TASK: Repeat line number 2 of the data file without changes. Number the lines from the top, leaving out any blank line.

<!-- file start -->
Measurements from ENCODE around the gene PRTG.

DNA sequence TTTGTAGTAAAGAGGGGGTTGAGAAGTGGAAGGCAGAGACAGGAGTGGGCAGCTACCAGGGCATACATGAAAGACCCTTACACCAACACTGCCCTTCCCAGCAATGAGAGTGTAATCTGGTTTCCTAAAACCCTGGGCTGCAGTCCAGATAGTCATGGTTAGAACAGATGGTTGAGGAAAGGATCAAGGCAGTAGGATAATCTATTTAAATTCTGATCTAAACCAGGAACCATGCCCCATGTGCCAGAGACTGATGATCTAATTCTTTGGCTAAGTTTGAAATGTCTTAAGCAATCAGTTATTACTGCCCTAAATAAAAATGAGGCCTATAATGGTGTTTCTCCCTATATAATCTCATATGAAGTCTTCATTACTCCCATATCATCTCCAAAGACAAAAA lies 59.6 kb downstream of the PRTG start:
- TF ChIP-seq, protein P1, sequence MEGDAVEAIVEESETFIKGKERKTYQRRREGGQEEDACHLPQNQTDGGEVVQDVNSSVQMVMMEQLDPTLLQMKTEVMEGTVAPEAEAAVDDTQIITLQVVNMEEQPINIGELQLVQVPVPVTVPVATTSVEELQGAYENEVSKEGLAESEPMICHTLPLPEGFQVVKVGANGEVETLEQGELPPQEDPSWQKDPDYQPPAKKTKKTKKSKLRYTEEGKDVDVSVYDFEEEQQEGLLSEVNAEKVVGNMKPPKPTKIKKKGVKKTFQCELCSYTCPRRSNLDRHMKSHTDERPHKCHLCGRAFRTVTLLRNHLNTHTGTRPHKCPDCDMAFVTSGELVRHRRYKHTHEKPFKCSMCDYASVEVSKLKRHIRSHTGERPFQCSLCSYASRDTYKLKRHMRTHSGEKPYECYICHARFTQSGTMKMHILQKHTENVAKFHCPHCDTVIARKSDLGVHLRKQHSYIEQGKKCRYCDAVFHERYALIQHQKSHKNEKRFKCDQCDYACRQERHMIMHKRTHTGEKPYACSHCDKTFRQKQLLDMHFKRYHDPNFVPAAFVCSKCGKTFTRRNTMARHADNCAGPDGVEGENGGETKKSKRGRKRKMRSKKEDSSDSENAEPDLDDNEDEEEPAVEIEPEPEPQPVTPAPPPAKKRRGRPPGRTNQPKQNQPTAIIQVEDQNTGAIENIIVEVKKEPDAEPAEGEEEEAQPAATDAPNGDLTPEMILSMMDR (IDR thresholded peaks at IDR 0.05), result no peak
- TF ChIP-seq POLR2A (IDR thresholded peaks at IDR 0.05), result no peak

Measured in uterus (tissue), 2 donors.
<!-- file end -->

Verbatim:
DNA sequence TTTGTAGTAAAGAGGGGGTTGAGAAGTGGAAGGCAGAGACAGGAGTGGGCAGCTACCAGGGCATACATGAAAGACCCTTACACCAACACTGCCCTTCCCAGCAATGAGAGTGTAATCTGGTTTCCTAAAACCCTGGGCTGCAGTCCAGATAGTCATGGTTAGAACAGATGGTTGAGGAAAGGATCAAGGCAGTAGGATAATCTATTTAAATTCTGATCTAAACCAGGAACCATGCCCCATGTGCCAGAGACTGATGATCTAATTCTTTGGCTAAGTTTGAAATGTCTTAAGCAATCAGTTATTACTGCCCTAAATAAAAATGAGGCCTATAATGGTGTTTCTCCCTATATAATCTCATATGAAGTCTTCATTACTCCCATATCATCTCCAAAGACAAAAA lies 59.6 kb downstream of the PRTG start: